Computed dynamics of stable plasma channel formation in Xe corresponding to the recorded data shown in figure 2 are represented by the green trajectory A<sub>gradient</sub> → B<sub>gradient</sub> in the (η, ρ<sub>0</sub>) plane, where η and ρ<sub>0</sub> correspond to the normalized power and the normalized radius of the laser beam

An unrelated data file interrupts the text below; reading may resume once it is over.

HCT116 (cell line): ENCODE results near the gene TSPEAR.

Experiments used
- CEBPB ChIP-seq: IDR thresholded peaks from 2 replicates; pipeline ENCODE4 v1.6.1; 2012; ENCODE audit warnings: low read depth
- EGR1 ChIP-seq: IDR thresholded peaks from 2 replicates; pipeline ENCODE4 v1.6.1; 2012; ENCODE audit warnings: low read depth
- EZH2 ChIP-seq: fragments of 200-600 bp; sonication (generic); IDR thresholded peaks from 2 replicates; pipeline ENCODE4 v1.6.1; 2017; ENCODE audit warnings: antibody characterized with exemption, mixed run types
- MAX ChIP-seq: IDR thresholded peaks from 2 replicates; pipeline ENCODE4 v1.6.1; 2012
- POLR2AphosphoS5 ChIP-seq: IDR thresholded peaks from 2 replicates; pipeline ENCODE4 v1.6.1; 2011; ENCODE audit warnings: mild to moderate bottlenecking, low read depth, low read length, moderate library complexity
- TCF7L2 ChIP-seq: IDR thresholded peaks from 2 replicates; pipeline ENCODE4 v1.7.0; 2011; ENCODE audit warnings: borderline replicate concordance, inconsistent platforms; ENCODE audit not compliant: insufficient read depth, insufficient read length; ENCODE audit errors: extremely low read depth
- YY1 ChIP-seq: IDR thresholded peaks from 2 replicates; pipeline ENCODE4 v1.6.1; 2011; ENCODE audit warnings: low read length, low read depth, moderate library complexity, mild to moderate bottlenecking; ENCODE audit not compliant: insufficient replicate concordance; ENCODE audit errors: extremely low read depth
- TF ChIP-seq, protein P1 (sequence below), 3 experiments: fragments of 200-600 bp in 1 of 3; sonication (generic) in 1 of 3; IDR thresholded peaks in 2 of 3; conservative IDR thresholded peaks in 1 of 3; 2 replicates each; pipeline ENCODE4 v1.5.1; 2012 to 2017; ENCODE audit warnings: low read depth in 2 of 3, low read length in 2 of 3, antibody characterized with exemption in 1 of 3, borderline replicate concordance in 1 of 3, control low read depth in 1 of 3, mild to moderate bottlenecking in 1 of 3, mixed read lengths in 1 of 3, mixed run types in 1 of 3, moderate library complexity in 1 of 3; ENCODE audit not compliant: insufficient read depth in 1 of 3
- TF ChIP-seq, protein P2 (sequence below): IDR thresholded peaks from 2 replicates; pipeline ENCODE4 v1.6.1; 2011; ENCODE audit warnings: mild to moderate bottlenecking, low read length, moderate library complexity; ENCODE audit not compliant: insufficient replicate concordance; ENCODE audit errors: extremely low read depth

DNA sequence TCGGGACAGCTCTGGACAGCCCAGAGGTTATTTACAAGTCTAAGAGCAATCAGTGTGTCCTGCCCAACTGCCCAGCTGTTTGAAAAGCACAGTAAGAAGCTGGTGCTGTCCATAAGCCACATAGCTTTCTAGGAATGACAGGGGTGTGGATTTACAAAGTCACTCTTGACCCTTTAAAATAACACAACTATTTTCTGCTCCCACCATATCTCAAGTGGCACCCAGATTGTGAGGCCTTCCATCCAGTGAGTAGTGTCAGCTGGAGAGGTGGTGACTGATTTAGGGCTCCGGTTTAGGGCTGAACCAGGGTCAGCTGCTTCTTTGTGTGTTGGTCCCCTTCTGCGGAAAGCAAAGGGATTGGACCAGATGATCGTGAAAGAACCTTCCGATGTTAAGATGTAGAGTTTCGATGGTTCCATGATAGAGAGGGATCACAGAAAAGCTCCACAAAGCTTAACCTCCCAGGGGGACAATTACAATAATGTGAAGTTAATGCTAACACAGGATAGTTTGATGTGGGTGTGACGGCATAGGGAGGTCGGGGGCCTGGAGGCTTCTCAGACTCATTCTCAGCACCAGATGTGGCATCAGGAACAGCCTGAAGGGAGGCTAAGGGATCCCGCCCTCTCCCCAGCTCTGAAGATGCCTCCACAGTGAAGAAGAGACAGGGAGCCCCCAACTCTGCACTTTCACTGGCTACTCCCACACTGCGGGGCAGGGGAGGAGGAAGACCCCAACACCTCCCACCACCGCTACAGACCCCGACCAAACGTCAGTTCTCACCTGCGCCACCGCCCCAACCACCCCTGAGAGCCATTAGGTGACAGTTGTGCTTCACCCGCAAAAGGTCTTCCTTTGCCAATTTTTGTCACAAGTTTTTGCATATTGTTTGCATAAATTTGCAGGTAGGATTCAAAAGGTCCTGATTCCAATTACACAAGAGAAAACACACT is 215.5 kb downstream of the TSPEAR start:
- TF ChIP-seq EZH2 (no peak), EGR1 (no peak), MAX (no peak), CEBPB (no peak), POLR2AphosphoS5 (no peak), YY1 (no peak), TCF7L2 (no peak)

<p><strong>Figure 3.</strong> Computed dynamics of stable plasma channel formation in Xe corresponding to the recorded data shown in figure <a href="http://iopscience.iop.org/0953-4075/46/18/185601/article#jpb469036f2" target="_blank">2</a> are represented by the green trajectory A<sub>gradient</sub> → B<sub>gradient</sub> in the (η, ρ<sub>0</sub>) plane, where η and ρ<sub>0</sub> correspond to the normalized power and the normalized radius of the laser beam. The trajectory illustrates the efficient multi-stage self-channeling with the electron density gradient in the initial phase of channel formation. The dynamics of channel formation corresponding to an initially uniform plasma that suffers a substantial channeling power loss are represented by the red trajectory A<sub>uniform</sub> → B<sub>uniform</sub> (see text for details). The channel eigenmode curve is designated by ρ<sub>e,0</sub>(η) [<a href="http://iopscience.iop.org/0953-4075/46/18/185601/article#jpb469036bib4" target="_blank">4</a>]. The normalized incident peak power of the pulse is given by the value of η for point A<sub>uniform</sub>. The normalized peak power trapped in the channel corresponds to the value of η for point B<sub>gradient</sub> in the case of multi-stage self-channeling, while point B<sub>uniform</sub> represents the situation for the self-channeling in an initially uniform plasma. The evolution of a stable channel launched in a density gradient is illustrated by the trajectory A<sub>gradient</sub> → B<sub>gradient</sub>; the efficiency of energy transport into the channel is ~ 95%. The contrasting trajectory from point A<sub>uniform</sub>, that is, associated with no spatial density gradient, corresponds to the formation of the channel denoted by the point B<sub>uniform</sub> on the eigenmode; the outcome is a considerably reduced efficiency (~ 60%) for transport of the energy into the channel. The zone of the η, ρ<sub>0</sub> parameters that corresponds to the highly unstable mode of the relativistic self-channeling, that leads to strong filamentation of the laser beam [<a href="http://iopscience.iop.org/0953-4075/46/18/185601/article#jpb469036bib6" target="_blank">6</a>, <a href="http://iopscience.iop.org/0953-4075/46/18/185601/article#jpb469036bib11" target="_blank">11</a>], is shown in the upper right.</p> <p><strong>Abstract</strong></p> <p>Comparative single-pulse studies of self-trapped plasma channel formation in Xe and Kr cluster targets produced with 1–2 TW femtosecond 248 nm pulses reveal energy efficient channel formation (>90%) and highly robust stability for the channeled propagation in both materials. Images of the channel morphology produced by Thomson scattering from the electron density and direct visualization of the Xe(M) and Kr(L) x-ray emission from radiating ions illustrate the (1) channel formation, (2) the narrow region of confined trapped propagation, (3) the abrupt termination of the channel that occurs at the point the power falls below the critical power <em>P</em><sub>cr</sub>, and, in the case of Xe channels, (4) the presence of saturated absorption of Xe(M) radiation that generates an extended peripheral zone of ionization. The measured rates for energy deposition per unit length are ~ 1.46 J cm<sup>−1</sup> and ~ 0.82 J cm<sup>−1</sup> for Xe and Kr targets, respectively, and the single pulse Xe(M) energy yield is estimated to be > 50 mJ, a value indicating an efficiency >20% for ~ 1 keV x-ray production from the incident 248 nm pulse.</p>